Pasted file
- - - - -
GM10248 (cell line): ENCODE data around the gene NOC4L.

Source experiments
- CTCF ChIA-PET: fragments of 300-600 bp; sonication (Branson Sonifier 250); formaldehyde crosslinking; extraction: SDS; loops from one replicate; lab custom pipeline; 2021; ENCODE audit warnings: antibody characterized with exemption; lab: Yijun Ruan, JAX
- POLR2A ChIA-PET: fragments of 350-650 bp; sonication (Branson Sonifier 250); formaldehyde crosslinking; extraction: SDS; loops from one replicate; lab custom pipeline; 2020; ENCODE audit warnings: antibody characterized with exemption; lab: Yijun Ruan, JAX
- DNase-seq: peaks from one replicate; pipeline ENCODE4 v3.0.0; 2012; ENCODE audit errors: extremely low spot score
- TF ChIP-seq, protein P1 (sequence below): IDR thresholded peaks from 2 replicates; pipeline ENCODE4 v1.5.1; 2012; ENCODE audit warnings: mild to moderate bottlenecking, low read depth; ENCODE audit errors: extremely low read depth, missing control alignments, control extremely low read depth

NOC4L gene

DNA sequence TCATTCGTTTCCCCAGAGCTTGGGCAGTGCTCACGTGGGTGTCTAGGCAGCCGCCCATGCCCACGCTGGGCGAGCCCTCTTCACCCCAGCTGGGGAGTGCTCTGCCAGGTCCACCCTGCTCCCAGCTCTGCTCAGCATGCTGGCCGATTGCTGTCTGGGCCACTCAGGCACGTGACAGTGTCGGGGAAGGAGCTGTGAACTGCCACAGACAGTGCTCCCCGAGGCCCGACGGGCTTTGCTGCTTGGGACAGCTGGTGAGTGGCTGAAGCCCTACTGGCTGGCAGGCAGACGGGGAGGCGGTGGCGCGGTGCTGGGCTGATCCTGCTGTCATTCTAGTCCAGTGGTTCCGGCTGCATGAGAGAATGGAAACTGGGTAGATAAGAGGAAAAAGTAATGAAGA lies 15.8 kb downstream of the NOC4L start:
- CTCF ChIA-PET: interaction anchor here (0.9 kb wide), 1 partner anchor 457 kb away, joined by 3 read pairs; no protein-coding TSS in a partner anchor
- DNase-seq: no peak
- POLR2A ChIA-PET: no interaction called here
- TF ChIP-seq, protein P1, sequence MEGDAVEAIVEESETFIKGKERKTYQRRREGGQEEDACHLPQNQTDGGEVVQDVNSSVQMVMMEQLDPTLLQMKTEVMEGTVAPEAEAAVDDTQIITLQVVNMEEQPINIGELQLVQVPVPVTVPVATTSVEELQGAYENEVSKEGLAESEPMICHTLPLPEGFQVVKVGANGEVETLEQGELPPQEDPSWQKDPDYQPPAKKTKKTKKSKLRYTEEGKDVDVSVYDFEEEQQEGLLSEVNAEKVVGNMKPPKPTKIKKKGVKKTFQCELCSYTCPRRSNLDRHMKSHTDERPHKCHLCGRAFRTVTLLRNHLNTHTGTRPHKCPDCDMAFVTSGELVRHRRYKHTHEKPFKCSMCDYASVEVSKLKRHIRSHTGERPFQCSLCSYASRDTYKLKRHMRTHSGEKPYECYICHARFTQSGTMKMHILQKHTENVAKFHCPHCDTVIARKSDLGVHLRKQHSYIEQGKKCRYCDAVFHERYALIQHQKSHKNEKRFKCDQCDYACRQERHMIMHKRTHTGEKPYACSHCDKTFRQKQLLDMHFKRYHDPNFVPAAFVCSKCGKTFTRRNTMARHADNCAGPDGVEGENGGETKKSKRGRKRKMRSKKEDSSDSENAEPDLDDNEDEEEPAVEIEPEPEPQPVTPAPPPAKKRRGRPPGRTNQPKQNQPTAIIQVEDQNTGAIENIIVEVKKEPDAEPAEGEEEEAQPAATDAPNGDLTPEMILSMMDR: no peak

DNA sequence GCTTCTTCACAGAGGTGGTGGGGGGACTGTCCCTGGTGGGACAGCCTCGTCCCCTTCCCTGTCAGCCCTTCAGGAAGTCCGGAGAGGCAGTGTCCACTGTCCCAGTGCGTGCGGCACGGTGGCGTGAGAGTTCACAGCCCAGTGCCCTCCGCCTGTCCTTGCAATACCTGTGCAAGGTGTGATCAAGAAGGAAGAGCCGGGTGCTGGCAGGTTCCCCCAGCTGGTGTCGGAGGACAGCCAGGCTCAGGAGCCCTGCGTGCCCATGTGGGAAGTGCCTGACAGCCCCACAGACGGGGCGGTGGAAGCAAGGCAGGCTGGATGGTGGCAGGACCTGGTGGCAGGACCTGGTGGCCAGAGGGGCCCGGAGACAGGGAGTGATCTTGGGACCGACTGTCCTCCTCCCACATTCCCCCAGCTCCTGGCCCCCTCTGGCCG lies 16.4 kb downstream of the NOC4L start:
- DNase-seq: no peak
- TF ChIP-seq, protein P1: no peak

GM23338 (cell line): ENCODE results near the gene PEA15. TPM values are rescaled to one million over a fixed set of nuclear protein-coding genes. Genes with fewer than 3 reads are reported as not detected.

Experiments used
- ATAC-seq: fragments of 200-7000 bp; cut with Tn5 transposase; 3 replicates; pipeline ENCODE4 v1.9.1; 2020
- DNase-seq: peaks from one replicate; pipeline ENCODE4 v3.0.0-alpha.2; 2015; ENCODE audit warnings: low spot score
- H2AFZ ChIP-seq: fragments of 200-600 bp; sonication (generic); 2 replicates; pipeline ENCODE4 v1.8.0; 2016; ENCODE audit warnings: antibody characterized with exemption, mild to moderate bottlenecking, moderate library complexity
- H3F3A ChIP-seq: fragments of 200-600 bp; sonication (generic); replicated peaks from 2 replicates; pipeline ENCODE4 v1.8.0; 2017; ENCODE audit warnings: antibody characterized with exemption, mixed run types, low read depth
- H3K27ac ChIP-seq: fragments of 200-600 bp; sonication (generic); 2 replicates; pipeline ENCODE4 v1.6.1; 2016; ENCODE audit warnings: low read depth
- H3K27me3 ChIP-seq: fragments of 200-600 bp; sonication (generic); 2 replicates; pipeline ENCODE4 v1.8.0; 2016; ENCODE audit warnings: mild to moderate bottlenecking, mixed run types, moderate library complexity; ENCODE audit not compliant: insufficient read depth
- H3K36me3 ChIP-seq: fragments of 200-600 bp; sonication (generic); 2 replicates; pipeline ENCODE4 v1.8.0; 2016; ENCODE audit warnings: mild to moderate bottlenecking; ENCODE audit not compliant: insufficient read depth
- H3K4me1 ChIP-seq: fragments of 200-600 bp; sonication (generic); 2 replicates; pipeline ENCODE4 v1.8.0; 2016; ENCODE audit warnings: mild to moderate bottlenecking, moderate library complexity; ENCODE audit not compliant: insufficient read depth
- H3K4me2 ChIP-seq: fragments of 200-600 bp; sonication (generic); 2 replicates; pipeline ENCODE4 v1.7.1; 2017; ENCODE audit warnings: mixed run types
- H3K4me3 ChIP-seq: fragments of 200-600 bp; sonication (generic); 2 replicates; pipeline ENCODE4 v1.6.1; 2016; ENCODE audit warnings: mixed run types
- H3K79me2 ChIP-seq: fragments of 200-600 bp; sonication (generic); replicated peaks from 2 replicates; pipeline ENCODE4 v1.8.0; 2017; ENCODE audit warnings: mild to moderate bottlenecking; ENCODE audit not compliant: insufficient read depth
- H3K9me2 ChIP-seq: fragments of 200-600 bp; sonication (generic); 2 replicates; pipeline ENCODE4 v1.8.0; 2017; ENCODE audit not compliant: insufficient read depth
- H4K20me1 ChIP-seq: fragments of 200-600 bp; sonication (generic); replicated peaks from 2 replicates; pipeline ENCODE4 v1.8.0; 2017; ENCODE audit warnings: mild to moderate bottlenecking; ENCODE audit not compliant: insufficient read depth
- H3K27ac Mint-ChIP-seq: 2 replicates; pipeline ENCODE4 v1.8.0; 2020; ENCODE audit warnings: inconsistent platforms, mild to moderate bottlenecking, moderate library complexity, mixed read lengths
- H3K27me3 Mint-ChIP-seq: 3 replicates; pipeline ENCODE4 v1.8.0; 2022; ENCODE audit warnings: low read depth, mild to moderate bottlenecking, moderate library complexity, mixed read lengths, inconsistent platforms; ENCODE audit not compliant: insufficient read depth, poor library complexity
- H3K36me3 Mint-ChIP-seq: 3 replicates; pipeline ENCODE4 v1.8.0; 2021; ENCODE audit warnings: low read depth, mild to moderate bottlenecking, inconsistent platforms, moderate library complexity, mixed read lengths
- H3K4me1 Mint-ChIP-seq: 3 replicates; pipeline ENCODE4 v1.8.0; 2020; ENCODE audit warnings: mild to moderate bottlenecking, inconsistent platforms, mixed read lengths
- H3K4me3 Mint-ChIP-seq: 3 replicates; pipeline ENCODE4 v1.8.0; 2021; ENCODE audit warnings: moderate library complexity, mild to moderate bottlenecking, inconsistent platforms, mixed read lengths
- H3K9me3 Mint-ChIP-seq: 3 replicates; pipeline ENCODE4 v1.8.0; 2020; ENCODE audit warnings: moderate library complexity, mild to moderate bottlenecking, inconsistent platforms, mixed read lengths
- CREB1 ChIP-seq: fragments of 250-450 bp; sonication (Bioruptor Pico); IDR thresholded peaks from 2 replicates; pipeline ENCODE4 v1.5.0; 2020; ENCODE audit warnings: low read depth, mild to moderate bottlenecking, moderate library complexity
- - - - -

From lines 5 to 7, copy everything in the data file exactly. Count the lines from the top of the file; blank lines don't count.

- DNase-seq: peaks from one replicate; pipeline ENCODE4 v3.0.0; 2012; ENCODE audit errors: extremely low spot score
- TF ChIP-seq, protein P1 (sequence below): IDR thresholded peaks from 2 replicates; pipeline ENCODE4 v1.5.1; 2012; ENCODE audit warnings: mild to moderate bottlenecking, low read depth; ENCODE audit errors: extremely low read depth, missing control alignments, control extremely low read depth

NOC4L gene